That makes December’s shareholder meeting one to watch…

“Mapping out the area was important "to mark (our) presence in the North and to safeguard national interests."

Oil prices are on the rise after Russia announced plans to speak with members of OPEC about the impact of the low-price environment on global producers.

Non-OPEC producing nations have witnessed harsh consequences due to low prices, including a significant slump in their commodity currencies.

Now, Norway is ringing the alarm bell. The country’s currency has fallen more than 30% against the dollar since oil prices began to slide in June 2014.

Now, due to the low-price environment, the nation said it expects oil-and-gas investments to fall by 21% by 2017. Just last year, energy accounted for 46% of the nation’s exports.

Norway’s not the only country to raise concerns. Cratering prices are threatening Colombia’s “Door to Paradise.” The exporting nation is worried that it may run out of extractable oil in the next few years should low prices remain a constant and companies cannot justify production below breakeven prices.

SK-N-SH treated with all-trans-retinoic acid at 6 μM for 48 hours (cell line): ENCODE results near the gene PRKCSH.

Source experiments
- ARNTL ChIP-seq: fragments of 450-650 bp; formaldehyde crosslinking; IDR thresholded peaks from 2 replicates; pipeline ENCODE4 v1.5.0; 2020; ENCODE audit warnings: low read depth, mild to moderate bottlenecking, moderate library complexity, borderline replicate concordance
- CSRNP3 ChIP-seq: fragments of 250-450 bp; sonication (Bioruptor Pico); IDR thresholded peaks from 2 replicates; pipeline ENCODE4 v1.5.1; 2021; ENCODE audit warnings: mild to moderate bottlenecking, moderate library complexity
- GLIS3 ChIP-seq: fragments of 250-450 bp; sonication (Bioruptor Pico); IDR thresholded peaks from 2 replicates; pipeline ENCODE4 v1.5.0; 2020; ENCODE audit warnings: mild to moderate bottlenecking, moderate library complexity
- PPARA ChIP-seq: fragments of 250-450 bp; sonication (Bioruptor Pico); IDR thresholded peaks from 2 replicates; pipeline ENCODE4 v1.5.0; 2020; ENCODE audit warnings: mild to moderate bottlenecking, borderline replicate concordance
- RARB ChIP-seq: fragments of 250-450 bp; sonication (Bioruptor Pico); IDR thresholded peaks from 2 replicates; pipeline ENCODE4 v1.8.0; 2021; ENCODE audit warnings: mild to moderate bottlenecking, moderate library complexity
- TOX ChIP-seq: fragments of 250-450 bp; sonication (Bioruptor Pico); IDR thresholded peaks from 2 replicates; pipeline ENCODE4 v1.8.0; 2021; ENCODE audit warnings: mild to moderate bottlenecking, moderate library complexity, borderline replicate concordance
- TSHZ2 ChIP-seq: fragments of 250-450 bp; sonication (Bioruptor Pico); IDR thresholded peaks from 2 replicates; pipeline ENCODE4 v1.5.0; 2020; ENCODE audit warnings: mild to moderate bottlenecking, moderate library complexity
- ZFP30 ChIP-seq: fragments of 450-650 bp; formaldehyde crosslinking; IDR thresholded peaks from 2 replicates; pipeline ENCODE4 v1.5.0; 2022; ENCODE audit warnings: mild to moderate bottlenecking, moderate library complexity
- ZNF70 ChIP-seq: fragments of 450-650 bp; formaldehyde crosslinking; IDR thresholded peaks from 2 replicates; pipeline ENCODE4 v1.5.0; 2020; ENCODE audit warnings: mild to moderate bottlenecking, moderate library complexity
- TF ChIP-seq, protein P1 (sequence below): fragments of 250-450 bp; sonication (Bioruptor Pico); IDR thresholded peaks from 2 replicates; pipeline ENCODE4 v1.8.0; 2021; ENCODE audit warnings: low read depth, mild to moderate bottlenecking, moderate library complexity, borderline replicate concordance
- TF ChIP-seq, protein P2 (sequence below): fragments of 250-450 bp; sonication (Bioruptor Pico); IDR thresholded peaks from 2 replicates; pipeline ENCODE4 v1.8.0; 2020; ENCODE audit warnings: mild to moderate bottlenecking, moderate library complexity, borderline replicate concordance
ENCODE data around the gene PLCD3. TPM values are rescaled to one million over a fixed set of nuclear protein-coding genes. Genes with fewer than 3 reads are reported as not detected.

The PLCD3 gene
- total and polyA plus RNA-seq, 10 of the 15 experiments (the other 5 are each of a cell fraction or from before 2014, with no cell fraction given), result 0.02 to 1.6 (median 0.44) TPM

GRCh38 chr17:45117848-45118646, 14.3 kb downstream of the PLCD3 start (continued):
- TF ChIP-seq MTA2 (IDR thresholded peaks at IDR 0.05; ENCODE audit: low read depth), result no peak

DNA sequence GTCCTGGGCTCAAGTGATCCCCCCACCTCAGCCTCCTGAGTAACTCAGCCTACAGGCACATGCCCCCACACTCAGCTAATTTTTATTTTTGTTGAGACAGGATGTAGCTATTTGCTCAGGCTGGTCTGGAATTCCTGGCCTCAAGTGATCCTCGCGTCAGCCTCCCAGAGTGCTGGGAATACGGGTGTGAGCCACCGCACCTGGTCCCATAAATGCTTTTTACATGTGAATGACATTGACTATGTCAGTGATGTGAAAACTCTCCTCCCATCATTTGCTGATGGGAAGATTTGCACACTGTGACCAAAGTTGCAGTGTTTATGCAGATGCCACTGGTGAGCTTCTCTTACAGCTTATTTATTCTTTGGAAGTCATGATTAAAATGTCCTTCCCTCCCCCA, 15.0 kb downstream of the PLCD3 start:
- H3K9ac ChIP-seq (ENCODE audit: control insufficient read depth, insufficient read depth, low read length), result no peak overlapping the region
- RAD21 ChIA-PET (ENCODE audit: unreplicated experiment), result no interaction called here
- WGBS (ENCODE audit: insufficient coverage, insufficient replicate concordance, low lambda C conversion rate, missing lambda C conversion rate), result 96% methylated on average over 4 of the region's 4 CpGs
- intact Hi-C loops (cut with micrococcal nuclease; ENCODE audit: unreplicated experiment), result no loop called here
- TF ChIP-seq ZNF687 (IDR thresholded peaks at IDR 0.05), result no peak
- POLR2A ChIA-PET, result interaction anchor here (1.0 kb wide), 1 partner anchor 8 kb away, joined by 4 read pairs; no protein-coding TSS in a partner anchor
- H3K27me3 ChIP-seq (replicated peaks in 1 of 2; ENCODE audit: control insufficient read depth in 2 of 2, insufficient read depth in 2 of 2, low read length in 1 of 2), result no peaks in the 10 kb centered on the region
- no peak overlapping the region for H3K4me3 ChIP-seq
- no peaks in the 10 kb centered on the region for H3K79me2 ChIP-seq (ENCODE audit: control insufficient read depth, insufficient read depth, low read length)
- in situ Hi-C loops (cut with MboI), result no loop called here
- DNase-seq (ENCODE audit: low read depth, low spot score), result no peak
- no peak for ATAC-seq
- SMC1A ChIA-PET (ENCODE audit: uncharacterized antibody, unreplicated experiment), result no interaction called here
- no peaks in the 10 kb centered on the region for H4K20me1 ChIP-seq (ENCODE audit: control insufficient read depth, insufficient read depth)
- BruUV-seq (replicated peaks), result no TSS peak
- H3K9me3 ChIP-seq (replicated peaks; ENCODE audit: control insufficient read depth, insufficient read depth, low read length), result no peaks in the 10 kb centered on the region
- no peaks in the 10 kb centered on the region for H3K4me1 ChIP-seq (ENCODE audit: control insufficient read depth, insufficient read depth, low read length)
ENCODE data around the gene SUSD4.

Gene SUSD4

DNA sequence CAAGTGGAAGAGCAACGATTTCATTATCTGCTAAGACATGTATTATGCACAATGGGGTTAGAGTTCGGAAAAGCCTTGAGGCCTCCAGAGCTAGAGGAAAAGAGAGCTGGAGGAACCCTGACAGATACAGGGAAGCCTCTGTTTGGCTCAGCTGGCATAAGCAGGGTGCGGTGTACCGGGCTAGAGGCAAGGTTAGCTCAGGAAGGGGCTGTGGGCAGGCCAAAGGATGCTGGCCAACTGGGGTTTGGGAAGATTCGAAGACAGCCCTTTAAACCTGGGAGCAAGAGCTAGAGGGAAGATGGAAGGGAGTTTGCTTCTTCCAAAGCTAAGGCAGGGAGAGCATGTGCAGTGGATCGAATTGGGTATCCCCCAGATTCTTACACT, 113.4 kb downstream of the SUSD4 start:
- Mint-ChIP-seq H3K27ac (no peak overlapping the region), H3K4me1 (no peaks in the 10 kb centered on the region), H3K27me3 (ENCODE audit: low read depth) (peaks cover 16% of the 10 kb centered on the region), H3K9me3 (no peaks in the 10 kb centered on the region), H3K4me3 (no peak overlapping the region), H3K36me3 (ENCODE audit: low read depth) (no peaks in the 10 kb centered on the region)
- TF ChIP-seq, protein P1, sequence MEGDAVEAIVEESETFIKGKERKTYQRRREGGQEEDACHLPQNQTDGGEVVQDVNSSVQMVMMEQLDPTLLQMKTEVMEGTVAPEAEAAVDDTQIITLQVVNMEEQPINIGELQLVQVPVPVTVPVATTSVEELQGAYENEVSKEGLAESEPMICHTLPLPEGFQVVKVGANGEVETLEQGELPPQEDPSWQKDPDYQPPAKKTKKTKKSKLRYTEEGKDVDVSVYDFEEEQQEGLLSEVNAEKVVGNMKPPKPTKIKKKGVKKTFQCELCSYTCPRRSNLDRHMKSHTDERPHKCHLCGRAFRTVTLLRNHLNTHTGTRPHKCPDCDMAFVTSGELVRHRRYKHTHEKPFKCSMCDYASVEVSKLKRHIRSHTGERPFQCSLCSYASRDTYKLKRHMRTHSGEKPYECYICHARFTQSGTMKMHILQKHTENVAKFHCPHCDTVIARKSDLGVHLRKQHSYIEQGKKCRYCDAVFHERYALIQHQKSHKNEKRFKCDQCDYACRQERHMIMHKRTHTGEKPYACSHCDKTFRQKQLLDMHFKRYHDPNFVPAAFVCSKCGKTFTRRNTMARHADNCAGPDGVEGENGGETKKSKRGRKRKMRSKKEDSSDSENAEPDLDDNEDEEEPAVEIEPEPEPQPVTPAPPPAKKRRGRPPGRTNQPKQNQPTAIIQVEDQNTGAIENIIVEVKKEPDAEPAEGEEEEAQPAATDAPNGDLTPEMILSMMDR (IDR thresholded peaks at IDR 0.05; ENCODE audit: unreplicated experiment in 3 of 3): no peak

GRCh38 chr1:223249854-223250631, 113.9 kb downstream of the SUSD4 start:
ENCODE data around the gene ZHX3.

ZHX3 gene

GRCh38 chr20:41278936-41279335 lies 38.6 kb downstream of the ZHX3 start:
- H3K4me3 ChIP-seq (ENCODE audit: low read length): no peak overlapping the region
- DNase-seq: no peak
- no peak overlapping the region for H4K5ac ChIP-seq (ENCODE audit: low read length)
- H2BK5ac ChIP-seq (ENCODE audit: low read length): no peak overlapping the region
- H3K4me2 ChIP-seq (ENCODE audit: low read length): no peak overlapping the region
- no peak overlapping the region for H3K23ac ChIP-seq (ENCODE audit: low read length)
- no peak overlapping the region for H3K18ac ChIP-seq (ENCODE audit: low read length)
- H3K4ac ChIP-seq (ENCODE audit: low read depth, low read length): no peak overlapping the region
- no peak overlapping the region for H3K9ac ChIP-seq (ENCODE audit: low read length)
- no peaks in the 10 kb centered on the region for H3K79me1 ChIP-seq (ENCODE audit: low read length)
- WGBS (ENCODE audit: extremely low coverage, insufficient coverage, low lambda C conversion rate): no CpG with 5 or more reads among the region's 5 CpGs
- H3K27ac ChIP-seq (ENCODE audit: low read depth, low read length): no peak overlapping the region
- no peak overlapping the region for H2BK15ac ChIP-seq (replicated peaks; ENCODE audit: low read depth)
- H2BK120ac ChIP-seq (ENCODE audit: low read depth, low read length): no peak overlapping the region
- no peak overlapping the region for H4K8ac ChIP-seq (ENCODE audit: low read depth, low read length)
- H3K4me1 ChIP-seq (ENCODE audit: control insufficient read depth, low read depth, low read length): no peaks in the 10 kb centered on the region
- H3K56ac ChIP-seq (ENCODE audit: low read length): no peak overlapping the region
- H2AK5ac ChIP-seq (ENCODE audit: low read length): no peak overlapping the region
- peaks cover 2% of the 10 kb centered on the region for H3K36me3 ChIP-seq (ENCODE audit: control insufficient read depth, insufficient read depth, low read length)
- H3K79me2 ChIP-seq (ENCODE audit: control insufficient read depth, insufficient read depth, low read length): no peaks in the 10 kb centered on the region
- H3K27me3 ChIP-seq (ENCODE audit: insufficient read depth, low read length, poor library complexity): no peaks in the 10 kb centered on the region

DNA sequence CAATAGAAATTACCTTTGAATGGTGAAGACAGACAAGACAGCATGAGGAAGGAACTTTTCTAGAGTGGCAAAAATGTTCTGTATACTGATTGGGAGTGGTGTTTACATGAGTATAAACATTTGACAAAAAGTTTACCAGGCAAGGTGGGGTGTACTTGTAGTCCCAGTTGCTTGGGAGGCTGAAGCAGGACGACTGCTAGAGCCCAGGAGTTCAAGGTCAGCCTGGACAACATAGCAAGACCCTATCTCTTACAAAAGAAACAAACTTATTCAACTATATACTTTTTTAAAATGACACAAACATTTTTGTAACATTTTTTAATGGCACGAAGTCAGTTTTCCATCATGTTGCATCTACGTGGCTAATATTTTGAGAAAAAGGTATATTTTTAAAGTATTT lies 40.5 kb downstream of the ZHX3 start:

Perhaps the most important question is how the lower price environment will affect technological innovation, which was poised at Market Realist on Monday.

The high-price environment helped engineer the boom in fracking technologies that has fueled a global boom in production and glut of oil. Naturally, some worry that a low-price environment would lead to less innovation in the space.

However, that sentiment could be displaced, based on some analysis from Bloomberg last week. As Eric Newcomer explains, oil-and-gas technology has been one of the hottest areas of startup investment in Silicon Valley.

It shouldn’t be a surprise that Peter Thiel and his Founders Fund are at the center of this trend.

“…the environment for macro strategies ‘continues to be challenging.’”

On a day that CNBC is talking about Ken Griffin’s divorce settlement, here’s some actual important news.

Bain Capital announced plans to shut down its multi-billion dollar hedge fund.

Jonathan Goodman and Jeff Woolbert’s Absolute Return Capital hedge fund is closing after three-straight years of losses.

Events in August have pounded some of the hedge fund industry’s biggest names. Ackman’s Pershing Square is down more than 12.5% through September 30, while David Einhorn’s shop Greenlight Capital has fallen 17% year-to-date.